In November 2019, The Gambia filed a case with the International Court of Justice alleging that Myanmar military had violated the Genocide Convention for years in its treatment of the Muslim minority group, the Rohingya. A United Nations fact-finding mission had found similar patterns of abuse, documenting widespread violations of human rights in Myanmar against minority groups, including crimes against humanity, genocide, and war crimes. The International Court of Justice handed down provisional orders to protect the Rohingya in January 2020. Now, with the backing of all 57 members of the Organization of Islamic Cooperation, The Gambia’s case against Myanmar will proceed. Please join the Human Rights Program for a conversation with Philippe Sands, Arsalan Suleman, and Yee Htun, to discuss the case and the situation in Myanmar. Tyler Giannini, HRP Co-Director and Clinical Professor of Law, will moderate.
Lunch will be served. Co-sponsored by the Program on Law and Society in the Muslim World, the Harvard Human Rights Journal, the Armed Conflict and Civilian Protection Initiative, the Program on International Law and Armed Conflict, HLS Advocates for Human Rights, the Carr Center for Human Rights Policy at HKS, and the Asia Center at Harvard University.
Philippe Sands QC is the Samuel LLM ’55, SJD ’59 and Judith Pisar Visiting Professor of Law at Harvard Law School for Spring 2020. He is also Professor of Law at University College London and a barrister at Matrix Chambers, of which he was a co-founder in 1999. He practices as Counsel before many international courts, including the International Court of Justice and the International Criminal Court. He sits as arbitrator in ICSID and other investor state disputes, and on the Court of Arbitration for Sports.
He is the author of fourteen academic books, including Principles of International Environmental Law (4th edition, 2018); of Lawless World (2005) and Torture Team (2008); and contributes to the New York Review of Books, Vanity Fair, the Financial Times and The Guardian.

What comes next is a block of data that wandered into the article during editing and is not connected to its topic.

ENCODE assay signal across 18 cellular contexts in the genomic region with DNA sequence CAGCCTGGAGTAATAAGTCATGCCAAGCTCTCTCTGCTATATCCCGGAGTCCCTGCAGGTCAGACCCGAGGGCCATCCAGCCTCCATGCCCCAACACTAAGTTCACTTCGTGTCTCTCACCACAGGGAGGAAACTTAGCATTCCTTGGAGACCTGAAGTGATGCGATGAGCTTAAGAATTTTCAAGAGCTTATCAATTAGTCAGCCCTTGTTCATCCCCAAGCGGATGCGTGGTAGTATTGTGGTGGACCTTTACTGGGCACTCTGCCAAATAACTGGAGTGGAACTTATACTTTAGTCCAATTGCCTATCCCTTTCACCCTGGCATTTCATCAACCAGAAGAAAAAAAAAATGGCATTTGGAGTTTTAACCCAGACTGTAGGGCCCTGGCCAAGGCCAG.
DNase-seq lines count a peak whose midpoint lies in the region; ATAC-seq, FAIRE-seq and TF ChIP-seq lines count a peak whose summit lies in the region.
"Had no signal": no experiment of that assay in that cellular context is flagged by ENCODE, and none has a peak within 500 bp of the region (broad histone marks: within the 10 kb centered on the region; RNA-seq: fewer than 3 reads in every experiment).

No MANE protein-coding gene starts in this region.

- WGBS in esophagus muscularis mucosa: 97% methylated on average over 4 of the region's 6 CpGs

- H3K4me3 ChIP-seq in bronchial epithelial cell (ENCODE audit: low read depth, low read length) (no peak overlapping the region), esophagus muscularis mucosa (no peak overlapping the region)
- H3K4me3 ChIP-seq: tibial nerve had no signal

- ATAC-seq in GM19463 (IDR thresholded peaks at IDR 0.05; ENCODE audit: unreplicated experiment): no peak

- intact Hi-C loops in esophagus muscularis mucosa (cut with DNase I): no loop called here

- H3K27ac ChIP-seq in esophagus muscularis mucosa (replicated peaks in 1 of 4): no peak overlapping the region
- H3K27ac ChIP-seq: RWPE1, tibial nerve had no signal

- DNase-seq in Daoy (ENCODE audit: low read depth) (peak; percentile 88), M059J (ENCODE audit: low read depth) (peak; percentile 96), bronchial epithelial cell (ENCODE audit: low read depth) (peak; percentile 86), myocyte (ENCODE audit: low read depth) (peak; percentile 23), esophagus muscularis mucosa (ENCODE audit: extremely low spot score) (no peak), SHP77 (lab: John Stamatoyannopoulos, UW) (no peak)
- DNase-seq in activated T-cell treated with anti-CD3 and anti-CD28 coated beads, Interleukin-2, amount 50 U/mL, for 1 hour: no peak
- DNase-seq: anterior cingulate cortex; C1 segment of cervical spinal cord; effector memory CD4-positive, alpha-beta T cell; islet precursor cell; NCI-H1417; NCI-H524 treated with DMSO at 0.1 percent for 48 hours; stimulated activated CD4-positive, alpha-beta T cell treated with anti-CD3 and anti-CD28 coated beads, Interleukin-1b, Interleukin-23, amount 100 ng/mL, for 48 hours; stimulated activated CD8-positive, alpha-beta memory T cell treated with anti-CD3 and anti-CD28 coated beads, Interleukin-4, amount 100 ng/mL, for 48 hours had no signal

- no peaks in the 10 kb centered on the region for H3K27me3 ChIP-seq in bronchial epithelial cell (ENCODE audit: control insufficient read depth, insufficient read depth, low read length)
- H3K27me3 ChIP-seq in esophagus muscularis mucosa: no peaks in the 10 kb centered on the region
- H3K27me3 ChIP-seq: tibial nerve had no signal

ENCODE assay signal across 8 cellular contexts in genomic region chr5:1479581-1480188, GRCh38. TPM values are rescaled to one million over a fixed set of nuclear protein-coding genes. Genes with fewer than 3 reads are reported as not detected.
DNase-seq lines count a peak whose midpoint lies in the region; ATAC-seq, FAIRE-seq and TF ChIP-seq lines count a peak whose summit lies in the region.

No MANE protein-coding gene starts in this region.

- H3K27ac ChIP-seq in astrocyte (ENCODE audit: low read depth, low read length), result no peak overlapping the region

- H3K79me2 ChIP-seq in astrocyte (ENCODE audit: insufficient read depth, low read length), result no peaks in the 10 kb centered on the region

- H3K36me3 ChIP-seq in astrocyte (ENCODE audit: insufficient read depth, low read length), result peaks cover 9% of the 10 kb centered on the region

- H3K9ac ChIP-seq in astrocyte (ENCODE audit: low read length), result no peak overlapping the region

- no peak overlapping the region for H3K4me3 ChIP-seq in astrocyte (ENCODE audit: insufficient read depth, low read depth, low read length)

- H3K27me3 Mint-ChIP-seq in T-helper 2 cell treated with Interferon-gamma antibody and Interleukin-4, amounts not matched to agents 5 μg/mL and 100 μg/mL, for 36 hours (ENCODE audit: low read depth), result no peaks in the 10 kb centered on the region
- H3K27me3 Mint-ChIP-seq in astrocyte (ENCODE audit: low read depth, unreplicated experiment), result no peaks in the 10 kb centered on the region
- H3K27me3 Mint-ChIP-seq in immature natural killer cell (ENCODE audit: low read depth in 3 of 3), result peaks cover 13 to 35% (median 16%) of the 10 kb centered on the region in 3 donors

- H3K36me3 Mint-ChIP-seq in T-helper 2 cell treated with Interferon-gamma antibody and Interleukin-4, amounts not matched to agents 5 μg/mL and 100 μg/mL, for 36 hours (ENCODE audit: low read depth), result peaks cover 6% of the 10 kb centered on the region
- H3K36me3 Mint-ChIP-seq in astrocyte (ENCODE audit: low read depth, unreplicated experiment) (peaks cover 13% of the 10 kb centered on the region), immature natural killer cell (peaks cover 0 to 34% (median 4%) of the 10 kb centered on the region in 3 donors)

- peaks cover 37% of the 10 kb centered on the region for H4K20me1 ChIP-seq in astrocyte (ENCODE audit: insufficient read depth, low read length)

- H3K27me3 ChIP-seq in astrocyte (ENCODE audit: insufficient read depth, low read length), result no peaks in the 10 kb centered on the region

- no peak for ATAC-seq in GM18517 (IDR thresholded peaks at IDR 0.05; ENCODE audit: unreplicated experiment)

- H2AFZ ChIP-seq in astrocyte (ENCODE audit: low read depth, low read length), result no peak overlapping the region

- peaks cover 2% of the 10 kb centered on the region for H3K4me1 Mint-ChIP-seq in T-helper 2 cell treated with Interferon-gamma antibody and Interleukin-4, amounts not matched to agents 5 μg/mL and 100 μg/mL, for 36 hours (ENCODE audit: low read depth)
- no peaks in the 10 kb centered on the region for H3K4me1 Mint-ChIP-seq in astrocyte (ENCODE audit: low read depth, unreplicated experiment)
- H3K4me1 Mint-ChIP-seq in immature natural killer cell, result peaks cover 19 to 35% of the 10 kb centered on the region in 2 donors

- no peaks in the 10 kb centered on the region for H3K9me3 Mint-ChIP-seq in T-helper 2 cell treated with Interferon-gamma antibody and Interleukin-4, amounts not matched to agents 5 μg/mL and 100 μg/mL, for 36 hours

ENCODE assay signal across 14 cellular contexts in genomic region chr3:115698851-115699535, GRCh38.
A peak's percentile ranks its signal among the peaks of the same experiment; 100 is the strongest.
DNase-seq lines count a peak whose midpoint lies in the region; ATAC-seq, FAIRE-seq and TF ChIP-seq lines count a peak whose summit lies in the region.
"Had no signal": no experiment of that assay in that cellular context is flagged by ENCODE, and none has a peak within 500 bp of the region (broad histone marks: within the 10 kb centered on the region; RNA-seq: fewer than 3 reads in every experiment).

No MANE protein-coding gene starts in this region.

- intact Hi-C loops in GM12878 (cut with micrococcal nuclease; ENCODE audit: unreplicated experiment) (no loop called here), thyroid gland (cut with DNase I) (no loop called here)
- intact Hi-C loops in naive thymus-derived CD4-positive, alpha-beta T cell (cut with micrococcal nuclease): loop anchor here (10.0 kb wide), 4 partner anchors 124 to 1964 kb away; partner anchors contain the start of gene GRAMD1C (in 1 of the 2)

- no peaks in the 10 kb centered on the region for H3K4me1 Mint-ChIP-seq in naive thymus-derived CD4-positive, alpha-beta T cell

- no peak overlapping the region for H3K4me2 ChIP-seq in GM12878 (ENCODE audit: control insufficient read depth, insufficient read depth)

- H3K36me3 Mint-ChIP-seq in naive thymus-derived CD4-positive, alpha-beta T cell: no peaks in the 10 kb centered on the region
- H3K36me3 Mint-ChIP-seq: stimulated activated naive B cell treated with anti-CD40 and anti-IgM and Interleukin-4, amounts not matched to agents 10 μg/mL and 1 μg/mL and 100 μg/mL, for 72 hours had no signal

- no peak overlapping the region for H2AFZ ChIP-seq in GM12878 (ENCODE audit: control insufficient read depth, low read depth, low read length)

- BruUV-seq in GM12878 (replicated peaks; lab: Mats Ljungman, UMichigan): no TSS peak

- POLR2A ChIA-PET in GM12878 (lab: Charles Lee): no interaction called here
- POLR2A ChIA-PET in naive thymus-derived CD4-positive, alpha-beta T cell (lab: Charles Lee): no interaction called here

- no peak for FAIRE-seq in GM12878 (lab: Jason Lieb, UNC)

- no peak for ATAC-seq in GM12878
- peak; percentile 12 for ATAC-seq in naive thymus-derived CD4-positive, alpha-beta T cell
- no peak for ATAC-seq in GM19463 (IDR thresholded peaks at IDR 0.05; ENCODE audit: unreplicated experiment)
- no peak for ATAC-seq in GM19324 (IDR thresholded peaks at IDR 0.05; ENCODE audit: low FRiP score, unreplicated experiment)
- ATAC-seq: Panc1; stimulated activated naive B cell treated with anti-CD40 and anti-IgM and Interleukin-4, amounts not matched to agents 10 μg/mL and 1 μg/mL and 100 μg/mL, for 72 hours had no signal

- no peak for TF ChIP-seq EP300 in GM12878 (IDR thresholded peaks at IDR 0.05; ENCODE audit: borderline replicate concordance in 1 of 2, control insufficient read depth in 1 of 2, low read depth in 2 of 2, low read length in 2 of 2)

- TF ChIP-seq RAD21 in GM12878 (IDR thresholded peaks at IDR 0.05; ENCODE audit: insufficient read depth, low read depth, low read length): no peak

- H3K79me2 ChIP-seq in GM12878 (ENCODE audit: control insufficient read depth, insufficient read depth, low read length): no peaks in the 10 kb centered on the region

M. Arsalan Suleman is a counsel in Foley Hoag’s International Litigation & Arbitration Practice. He primarily advises sovereign States and State-owned companies in North Africa, the Middle East, and Central, South and Southeast Asia.
Arsalan is the U.S. Department of State’s former Acting Special Envoy to the Organization of Islamic Cooperation (OIC), the world’s second largest international organization after the United Nations. He engaged with the OIC and its member states on bilateral and multilateral foreign policy issues, including via participation in Heads-of-State Summits and Ministerial Level Meetings. Arsalan launched the first-ever U.S.-OIC annual bilateral consultations, institutionalizing the U.S.-OIC relationship via an annual dialogue process. He engaged with the OIC, OIC member countries, and relevant civil society on a broad range of foreign policy issues, establishing partnerships in areas of mutual interest such as human rights, countering violent extremism, health, education, entrepreneurship, and science and technology.
Yee Htun is a Clinical Instructor and Lecturer on Law at the International Human Rights Clinic. She works extensively on gender justice issues and has been involved with law reform efforts to advance human rights in Myanmar. Yee has more than ten years of international advocacy experience. Her reports on behalf of human rights defenders, refugees, internally displaced people and migrant communities have been submitted to the United Nations and its Special Rapporteurs.